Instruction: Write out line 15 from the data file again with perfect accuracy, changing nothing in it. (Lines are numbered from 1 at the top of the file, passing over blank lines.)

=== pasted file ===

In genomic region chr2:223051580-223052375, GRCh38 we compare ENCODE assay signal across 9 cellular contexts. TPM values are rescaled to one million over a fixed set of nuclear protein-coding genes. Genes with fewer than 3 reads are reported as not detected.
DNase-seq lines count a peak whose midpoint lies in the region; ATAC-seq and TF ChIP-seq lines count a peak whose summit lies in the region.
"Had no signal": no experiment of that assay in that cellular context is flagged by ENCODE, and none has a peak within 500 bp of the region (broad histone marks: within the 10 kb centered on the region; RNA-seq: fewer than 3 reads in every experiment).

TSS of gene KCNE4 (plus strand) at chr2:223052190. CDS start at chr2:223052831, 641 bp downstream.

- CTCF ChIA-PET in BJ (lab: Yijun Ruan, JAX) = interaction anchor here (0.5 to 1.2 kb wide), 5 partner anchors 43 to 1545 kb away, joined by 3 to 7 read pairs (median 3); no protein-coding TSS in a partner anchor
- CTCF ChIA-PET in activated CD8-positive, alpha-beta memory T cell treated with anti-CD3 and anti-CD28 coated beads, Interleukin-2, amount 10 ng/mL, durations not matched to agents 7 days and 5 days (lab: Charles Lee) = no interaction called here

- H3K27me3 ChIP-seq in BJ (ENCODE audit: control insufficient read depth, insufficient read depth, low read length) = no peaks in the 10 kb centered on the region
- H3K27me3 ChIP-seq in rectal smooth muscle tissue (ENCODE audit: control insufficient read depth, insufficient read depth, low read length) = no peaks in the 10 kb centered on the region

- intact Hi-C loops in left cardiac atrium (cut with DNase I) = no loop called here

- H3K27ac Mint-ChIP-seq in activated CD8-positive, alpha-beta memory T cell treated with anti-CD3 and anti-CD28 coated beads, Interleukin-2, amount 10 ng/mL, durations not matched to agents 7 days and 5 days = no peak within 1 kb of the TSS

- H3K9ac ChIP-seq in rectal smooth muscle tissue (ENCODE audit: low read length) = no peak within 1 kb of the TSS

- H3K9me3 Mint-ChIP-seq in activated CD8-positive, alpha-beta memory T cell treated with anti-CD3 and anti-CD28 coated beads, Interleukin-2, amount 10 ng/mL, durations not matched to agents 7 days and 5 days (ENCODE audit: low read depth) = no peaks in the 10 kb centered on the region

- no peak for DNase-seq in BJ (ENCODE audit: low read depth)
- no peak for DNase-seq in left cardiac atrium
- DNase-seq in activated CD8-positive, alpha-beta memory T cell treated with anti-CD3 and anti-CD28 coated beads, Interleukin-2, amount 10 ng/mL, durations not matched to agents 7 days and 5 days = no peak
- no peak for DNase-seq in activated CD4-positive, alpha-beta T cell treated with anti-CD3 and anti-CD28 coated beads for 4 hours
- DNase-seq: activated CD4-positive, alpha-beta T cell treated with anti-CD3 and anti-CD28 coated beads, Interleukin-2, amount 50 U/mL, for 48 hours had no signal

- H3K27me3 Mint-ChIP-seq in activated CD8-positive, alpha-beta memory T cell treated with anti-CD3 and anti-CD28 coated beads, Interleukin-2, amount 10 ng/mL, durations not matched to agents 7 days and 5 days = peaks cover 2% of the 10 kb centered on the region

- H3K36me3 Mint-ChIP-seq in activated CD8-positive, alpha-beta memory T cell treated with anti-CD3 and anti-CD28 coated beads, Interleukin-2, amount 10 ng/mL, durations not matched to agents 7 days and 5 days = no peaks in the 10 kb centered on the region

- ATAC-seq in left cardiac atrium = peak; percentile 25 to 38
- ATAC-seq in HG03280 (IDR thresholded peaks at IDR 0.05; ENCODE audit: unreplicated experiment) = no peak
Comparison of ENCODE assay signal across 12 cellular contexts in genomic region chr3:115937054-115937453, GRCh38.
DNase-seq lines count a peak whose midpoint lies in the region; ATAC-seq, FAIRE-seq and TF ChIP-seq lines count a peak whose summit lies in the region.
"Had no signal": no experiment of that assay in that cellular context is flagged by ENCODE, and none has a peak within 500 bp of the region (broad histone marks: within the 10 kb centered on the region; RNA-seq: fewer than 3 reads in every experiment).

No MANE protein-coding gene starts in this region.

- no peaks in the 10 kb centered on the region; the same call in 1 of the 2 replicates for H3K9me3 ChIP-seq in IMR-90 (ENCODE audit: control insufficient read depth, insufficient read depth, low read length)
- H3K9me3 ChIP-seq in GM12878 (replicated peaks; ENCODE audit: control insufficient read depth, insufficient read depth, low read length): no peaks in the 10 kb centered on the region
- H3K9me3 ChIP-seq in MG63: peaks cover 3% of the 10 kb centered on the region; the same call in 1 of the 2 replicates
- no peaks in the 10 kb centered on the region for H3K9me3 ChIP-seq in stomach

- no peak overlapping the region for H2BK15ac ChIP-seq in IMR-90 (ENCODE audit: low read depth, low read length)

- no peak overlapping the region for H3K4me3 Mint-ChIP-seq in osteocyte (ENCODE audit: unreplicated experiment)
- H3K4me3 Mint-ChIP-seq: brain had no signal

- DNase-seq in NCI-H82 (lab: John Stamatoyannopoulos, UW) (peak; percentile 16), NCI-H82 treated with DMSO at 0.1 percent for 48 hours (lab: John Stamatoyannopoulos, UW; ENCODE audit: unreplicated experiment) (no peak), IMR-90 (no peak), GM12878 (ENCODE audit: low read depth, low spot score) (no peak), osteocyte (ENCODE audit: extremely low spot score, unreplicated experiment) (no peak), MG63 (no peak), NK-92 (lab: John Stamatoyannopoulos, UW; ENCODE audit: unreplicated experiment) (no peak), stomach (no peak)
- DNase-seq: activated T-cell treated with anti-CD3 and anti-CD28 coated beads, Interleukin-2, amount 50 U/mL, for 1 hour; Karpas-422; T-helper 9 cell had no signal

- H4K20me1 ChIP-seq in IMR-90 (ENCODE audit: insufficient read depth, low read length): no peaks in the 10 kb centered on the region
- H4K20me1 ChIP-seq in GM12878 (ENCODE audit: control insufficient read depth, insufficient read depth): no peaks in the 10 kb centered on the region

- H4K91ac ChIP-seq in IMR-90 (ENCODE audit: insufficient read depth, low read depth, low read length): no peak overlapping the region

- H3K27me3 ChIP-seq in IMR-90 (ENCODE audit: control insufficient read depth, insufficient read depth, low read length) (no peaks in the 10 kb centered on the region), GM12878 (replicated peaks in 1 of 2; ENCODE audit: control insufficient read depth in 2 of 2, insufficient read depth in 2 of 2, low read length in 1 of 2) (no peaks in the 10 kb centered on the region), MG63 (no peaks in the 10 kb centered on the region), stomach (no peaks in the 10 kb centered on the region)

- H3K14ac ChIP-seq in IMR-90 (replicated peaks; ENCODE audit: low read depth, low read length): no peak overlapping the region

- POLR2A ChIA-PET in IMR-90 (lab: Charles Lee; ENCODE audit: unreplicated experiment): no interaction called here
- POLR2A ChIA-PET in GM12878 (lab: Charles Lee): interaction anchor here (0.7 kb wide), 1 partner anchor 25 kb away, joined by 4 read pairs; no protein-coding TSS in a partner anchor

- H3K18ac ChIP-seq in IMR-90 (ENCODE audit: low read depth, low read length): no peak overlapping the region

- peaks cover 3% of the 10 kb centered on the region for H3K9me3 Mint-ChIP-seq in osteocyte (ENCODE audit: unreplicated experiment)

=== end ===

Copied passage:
- DNase-seq in activated CD8-positive, alpha-beta memory T cell treated with anti-CD3 and anti-CD28 coated beads, Interleukin-2, amount 10 ng/mL, durations not matched to agents 7 days and 5 days = no peak